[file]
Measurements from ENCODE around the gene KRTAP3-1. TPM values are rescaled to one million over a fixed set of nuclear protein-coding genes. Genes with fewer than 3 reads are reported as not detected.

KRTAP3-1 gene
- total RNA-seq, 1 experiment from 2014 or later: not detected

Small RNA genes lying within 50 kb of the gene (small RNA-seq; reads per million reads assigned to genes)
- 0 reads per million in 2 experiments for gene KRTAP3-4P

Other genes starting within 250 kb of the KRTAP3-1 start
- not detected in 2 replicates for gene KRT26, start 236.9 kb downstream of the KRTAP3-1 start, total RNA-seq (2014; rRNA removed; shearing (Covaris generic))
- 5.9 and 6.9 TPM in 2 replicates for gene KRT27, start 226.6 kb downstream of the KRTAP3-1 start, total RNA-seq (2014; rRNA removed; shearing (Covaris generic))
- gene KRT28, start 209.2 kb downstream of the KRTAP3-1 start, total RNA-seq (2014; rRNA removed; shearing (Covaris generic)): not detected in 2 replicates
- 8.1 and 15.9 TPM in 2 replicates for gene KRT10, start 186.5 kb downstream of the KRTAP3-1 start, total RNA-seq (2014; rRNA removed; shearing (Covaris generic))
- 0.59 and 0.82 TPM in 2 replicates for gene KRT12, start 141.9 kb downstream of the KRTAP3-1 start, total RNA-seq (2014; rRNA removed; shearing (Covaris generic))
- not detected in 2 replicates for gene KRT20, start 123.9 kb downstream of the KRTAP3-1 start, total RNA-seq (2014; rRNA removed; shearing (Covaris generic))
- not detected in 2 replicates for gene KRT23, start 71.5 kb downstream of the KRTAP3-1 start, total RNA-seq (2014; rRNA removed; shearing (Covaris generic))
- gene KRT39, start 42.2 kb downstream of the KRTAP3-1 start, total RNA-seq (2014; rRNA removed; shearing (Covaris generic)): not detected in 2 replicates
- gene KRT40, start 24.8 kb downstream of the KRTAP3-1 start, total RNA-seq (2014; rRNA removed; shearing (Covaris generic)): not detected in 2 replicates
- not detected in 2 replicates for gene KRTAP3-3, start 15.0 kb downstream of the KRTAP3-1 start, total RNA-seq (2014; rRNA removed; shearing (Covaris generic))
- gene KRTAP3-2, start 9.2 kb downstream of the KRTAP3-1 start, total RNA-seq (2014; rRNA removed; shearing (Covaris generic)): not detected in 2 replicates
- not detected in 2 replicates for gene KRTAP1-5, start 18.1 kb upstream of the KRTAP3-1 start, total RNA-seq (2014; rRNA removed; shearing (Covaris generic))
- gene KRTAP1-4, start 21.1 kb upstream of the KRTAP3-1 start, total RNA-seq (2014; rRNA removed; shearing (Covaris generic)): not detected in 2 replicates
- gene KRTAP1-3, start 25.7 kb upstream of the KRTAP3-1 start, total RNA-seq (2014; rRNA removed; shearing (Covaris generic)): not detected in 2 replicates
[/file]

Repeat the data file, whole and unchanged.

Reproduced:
Measurements from ENCODE around the gene KRTAP3-1. TPM values are rescaled to one million over a fixed set of nuclear protein-coding genes. Genes with fewer than 3 reads are reported as not detected.

KRTAP3-1 gene
- total RNA-seq, 1 experiment from 2014 or later: not detected

Small RNA genes lying within 50 kb of the gene (small RNA-seq; reads per million reads assigned to genes)
- 0 reads per million in 2 experiments for gene KRTAP3-4P

Other genes starting within 250 kb of the KRTAP3-1 start
- not detected in 2 replicates for gene KRT26, start 236.9 kb downstream of the KRTAP3-1 start, total RNA-seq (2014; rRNA removed; shearing (Covaris generic))
- 5.9 and 6.9 TPM in 2 replicates for gene KRT27, start 226.6 kb downstream of the KRTAP3-1 start, total RNA-seq (2014; rRNA removed; shearing (Covaris generic))
- gene KRT28, start 209.2 kb downstream of the KRTAP3-1 start, total RNA-seq (2014; rRNA removed; shearing (Covaris generic)): not detected in 2 replicates
- 8.1 and 15.9 TPM in 2 replicates for gene KRT10, start 186.5 kb downstream of the KRTAP3-1 start, total RNA-seq (2014; rRNA removed; shearing (Covaris generic))
- 0.59 and 0.82 TPM in 2 replicates for gene KRT12, start 141.9 kb downstream of the KRTAP3-1 start, total RNA-seq (2014; rRNA removed; shearing (Covaris generic))
- not detected in 2 replicates for gene KRT20, start 123.9 kb downstream of the KRTAP3-1 start, total RNA-seq (2014; rRNA removed; shearing (Covaris generic))
- not detected in 2 replicates for gene KRT23, start 71.5 kb downstream of the KRTAP3-1 start, total RNA-seq (2014; rRNA removed; shearing (Covaris generic))
- gene KRT39, start 42.2 kb downstream of the KRTAP3-1 start, total RNA-seq (2014; rRNA removed; shearing (Covaris generic)): not detected in 2 replicates
- gene KRT40, start 24.8 kb downstream of the KRTAP3-1 start, total RNA-seq (2014; rRNA removed; shearing (Covaris generic)): not detected in 2 replicates
- not detected in 2 replicates for gene KRTAP3-3, start 15.0 kb downstream of the KRTAP3-1 start, total RNA-seq (2014; rRNA removed; shearing (Covaris generic))
- gene KRTAP3-2, start 9.2 kb downstream of the KRTAP3-1 start, total RNA-seq (2014; rRNA removed; shearing (Covaris generic)): not detected in 2 replicates
- not detected in 2 replicates for gene KRTAP1-5, start 18.1 kb upstream of the KRTAP3-1 start, total RNA-seq (2014; rRNA removed; shearing (Covaris generic))
- gene KRTAP1-4, start 21.1 kb upstream of the KRTAP3-1 start, total RNA-seq (2014; rRNA removed; shearing (Covaris generic)): not detected in 2 replicates
- gene KRTAP1-3, start 25.7 kb upstream of the KRTAP3-1 start, total RNA-seq (2014; rRNA removed; shearing (Covaris generic)): not detected in 2 replicates